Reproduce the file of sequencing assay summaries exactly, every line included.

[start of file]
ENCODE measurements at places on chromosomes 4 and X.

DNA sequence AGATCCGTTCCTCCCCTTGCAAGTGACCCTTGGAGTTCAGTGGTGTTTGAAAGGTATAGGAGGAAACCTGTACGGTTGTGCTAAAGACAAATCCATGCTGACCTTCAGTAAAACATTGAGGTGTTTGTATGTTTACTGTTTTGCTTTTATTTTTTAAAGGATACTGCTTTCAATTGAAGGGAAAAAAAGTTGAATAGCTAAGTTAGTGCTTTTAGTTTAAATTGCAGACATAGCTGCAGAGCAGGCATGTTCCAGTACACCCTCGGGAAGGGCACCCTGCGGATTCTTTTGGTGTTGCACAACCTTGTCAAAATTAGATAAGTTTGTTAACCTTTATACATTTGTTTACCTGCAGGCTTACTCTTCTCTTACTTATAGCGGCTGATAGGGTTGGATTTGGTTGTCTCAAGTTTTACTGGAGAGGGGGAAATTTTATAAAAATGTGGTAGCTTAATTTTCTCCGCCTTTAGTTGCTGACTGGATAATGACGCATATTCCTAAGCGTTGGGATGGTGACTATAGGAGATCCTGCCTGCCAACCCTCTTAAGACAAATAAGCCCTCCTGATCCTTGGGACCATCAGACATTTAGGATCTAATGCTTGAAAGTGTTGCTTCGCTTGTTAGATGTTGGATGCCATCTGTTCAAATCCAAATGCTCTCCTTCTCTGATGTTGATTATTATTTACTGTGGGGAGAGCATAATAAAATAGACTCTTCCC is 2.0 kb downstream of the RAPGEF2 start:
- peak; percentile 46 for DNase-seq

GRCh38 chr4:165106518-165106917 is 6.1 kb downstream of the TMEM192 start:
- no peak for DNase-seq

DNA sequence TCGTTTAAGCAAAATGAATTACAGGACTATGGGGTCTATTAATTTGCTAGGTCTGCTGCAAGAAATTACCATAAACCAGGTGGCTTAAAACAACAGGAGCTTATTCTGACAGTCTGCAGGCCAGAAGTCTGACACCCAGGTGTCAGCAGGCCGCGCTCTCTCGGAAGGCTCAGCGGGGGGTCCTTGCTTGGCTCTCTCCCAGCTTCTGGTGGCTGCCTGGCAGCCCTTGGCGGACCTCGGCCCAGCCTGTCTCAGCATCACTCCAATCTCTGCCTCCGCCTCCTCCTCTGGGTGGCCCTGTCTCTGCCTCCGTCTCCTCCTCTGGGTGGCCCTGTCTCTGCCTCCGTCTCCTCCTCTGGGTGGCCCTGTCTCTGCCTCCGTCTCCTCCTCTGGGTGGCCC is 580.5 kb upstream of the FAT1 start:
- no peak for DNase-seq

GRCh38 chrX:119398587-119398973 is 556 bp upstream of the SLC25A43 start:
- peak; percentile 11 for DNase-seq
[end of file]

ENCODE measurements at places on chromosomes 4 and X.

DNA sequence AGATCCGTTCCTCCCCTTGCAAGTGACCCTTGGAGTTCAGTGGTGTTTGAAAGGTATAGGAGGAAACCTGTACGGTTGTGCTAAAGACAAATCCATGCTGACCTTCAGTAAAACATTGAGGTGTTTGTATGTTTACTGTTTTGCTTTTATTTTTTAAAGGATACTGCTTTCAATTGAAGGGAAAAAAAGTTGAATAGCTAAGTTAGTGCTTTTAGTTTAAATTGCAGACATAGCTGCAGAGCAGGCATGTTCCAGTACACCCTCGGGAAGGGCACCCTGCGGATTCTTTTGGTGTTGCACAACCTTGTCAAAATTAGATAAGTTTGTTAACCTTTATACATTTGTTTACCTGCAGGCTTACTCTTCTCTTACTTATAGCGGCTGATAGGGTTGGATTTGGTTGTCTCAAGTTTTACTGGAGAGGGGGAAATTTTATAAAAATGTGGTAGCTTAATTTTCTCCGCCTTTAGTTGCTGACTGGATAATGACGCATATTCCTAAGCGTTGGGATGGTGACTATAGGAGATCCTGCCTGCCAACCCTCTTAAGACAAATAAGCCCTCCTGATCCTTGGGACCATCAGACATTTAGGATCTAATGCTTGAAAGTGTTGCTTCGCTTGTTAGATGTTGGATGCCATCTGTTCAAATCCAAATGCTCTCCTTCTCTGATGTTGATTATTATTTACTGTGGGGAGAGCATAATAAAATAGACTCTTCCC is 2.0 kb downstream of the RAPGEF2 start:
- peak; percentile 46 for DNase-seq

GRCh38 chr4:165106518-165106917 is 6.1 kb downstream of the TMEM192 start:
- no peak for DNase-seq

DNA sequence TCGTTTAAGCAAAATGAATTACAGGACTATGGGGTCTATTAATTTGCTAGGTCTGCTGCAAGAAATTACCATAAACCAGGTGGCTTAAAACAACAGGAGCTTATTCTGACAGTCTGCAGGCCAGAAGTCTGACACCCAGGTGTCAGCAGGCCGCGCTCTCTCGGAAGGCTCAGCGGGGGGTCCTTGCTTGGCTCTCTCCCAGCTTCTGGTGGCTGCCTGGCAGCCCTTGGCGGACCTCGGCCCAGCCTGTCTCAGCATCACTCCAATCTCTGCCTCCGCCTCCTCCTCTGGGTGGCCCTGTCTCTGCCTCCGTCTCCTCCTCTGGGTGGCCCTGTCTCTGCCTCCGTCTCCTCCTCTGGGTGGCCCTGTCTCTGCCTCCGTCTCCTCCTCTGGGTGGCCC is 580.5 kb upstream of the FAT1 start:
- no peak for DNase-seq

GRCh38 chrX:119398587-119398973 is 556 bp upstream of the SLC25A43 start:
- peak; percentile 11 for DNase-seq